The storage medium may include any type of tangible medium, for example, any type of disk including floppy disks, optical disks, compact disk read-only memories (CD-ROMs), compact disk rewritables (CD-RWs), digital versatile disks (DVDs) and magneto-optical disks, semiconductor devices such as read-only memories (ROMs), random access memories (RAMs) such as dynamic and static RAMs, erasable programmable read-only memories (EPROMs), electrically erasable programmable read-only memories (EEPROMs), flash memories, magnetic or optical cards, or any type of media suitable for storing electronic instructions.
  • [0030]
    “Circuitry”, as used in any embodiment herein, may comprise, for example, singly or in any combination, hardwired circuitry, programmable circuitry, state machine circuitry, and/or firmware that stores instructions executed by programmable circuitry. An app may be embodied as code or instructions which may be executed on programmable circuitry such as a host processor or other programmable circuitry. A module, as used in any embodiment herein, may be embodied as circuitry. The circuitry may be embodied as an integrated circuit, such as an integrated circuit chip.
  • [0031]
    Thus, the present disclosure provides devices, methods, systems and computer-readable storage medium for provisioning of WLAN traffic load measurements to 3GPP wireless cellular networks. The following examples pertain to further embodiments.
  • [0032]
    According to one aspect there is provided a WLAN element manager (EM). The WLAN EM may include a polling module to poll a WLAN access point (AP), the polling to request traffic load data from the WLAN AP. The WLAN EM of this example may also include a timer module to trigger the polling module to poll at periodic intervals. The WLAN EM of this example may further include a logging module to receive and log the requested traffic load data. The WLAN EM of this example may further include an integration reference point (IRP) agent including a reporting module to generate a traffic load report for transmission to a network manager (NM), the traffic load report based on the logged traffic load data.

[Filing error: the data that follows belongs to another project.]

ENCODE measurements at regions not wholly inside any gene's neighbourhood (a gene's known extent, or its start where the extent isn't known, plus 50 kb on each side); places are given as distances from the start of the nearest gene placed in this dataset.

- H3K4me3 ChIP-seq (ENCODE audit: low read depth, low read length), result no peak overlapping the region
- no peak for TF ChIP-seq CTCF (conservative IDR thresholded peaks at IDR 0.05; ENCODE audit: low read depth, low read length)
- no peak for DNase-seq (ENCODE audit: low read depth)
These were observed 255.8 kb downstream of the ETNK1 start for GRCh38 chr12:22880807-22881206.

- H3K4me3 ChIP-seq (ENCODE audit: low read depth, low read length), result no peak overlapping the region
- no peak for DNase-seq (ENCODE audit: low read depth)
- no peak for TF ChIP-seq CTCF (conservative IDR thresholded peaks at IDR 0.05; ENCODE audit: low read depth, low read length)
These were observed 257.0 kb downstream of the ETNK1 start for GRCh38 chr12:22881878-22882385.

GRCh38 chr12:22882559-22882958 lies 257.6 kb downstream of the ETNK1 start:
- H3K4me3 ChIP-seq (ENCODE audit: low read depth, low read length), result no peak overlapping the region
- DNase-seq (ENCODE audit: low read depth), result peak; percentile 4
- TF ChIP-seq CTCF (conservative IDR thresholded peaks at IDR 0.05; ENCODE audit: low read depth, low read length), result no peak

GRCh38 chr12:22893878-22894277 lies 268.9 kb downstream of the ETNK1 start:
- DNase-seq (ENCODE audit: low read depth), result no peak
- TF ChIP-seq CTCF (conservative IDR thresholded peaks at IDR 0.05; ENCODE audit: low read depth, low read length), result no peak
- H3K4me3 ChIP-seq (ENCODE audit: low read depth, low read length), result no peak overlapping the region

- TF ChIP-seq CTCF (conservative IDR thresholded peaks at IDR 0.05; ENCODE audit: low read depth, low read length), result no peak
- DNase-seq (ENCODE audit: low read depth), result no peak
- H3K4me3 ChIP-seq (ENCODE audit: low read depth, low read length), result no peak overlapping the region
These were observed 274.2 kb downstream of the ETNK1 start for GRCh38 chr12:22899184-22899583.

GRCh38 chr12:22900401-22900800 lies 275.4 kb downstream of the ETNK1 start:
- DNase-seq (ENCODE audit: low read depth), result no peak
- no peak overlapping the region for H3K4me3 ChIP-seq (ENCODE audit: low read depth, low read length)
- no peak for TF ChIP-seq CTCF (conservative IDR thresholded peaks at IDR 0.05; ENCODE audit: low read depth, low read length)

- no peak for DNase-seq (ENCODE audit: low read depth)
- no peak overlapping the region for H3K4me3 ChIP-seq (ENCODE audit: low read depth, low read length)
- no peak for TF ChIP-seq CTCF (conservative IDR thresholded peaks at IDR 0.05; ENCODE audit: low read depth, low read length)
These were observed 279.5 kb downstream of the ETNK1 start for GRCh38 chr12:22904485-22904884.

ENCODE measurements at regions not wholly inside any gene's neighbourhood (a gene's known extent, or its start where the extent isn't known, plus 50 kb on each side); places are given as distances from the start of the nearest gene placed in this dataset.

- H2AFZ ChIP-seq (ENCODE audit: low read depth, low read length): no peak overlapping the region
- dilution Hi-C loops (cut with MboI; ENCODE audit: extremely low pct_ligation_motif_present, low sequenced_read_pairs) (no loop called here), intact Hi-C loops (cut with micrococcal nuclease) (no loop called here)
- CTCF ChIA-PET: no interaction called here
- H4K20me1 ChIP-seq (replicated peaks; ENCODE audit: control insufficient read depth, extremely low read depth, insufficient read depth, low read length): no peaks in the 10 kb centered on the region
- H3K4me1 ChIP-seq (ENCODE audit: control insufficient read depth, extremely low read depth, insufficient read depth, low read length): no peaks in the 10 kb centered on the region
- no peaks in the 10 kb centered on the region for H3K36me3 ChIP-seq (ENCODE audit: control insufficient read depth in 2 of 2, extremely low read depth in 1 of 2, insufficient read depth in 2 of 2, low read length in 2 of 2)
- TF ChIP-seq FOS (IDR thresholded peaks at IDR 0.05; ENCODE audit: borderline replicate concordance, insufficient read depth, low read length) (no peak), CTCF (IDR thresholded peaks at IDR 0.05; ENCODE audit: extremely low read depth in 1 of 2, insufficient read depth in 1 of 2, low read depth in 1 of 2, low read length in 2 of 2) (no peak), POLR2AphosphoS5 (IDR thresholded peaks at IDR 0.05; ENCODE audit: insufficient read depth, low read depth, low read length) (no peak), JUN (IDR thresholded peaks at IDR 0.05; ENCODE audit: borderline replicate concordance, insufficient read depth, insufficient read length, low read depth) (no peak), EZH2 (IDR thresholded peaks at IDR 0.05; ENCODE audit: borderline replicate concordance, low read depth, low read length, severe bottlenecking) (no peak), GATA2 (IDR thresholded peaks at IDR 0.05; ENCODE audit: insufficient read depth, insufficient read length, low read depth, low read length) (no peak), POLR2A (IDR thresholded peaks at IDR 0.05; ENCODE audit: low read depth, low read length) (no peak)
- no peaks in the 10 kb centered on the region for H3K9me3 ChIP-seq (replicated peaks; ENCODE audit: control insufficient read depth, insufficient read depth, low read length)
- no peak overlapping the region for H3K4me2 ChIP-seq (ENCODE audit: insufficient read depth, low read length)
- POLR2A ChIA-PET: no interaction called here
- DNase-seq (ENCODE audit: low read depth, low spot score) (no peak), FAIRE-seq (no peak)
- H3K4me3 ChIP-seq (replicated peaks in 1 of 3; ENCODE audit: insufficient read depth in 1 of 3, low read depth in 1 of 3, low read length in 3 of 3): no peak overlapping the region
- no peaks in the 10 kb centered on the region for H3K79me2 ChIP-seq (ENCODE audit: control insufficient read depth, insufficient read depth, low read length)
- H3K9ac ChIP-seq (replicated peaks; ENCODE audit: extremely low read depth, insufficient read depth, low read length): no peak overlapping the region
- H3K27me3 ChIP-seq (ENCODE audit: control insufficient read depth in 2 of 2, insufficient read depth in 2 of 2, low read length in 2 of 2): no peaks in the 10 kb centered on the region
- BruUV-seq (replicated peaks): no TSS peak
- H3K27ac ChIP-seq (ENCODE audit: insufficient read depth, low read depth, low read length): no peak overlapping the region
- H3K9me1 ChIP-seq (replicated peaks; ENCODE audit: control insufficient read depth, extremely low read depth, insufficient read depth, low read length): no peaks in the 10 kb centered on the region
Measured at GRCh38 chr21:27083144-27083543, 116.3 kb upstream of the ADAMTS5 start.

• [0033]
    Another example WLAN EM includes the forgoing components and the traffic load data includes a channel utilization indicator.
  • [0034]
    Another example WLAN EM includes the forgoing components and the traffic load data includes an available admission capacity indicator.
  • [0035]
    Another example WLAN EM includes the forgoing components and further includes a WLAN Mapping Function (WMF) module to map the traffic load data from a WLAN standard interface format to a third generation partnership project (3GPP) standard interface format.
  • [0036]
    Another example WLAN EM includes the forgoing components and the reporting module provides the traffic load report to the NM in response to a polling request from the NM.
  • [0037]
    Another example WLAN EM includes the forgoing components and the reporting module incorporates the traffic load data in one or more data elements associated with a management information base (MIB) message transmitted to the NM via a standardized interface.
  • [0038]
    Another example WLAN EM includes the forgoing components and the periodic interval for polling is configurable based on traffic load management requirements of an evolved Node B (eNB).
  • [0039]
    According to another aspect there is provided an IRP manager. The IRP manager may include a polling module to poll a WLAN EM, the polling to request traffic load reports from the WLAN EM. The IRP manager of this example may also include a notification handler to receive unpolled traffic load reports from the WLAN EM. The IRP manager of this example may further include a communication module to transmit the traffic load reports to a 3GPP domain manager (DM) for transmission to a 3GPP eNB for determination of candidates of WLAN APs for data traffic offloading.